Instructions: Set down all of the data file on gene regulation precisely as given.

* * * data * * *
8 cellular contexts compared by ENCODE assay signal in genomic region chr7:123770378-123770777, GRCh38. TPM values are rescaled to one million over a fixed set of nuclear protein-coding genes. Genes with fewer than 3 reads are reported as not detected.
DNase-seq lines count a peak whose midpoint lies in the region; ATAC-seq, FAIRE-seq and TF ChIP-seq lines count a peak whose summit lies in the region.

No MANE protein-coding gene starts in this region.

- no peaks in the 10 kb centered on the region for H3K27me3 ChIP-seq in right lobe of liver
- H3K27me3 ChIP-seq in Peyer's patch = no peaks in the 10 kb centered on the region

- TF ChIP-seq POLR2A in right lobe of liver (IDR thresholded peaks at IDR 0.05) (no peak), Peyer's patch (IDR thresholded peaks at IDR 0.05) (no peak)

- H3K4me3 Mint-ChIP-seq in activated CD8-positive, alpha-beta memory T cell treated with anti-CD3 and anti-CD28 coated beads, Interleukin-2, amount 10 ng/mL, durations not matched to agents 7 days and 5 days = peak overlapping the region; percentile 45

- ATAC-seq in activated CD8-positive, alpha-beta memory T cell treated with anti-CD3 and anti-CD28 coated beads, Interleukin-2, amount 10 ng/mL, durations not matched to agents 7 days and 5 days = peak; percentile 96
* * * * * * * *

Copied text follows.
8 cellular contexts compared by ENCODE assay signal in genomic region chr7:123770378-123770777, GRCh38. TPM values are rescaled to one million over a fixed set of nuclear protein-coding genes. Genes with fewer than 3 reads are reported as not detected.
DNase-seq lines count a peak whose midpoint lies in the region; ATAC-seq, FAIRE-seq and TF ChIP-seq lines count a peak whose summit lies in the region.

No MANE protein-coding gene starts in this region.

- no peaks in the 10 kb centered on the region for H3K27me3 ChIP-seq in right lobe of liver
- H3K27me3 ChIP-seq in Peyer's patch = no peaks in the 10 kb centered on the region

- TF ChIP-seq POLR2A in right lobe of liver (IDR thresholded peaks at IDR 0.05) (no peak), Peyer's patch (IDR thresholded peaks at IDR 0.05) (no peak)

- H3K4me3 Mint-ChIP-seq in activated CD8-positive, alpha-beta memory T cell treated with anti-CD3 and anti-CD28 coated beads, Interleukin-2, amount 10 ng/mL, durations not matched to agents 7 days and 5 days = peak overlapping the region; percentile 45

- ATAC-seq in activated CD8-positive, alpha-beta memory T cell treated with anti-CD3 and anti-CD28 coated beads, Interleukin-2, amount 10 ng/mL, durations not matched to agents 7 days and 5 days = peak; percentile 96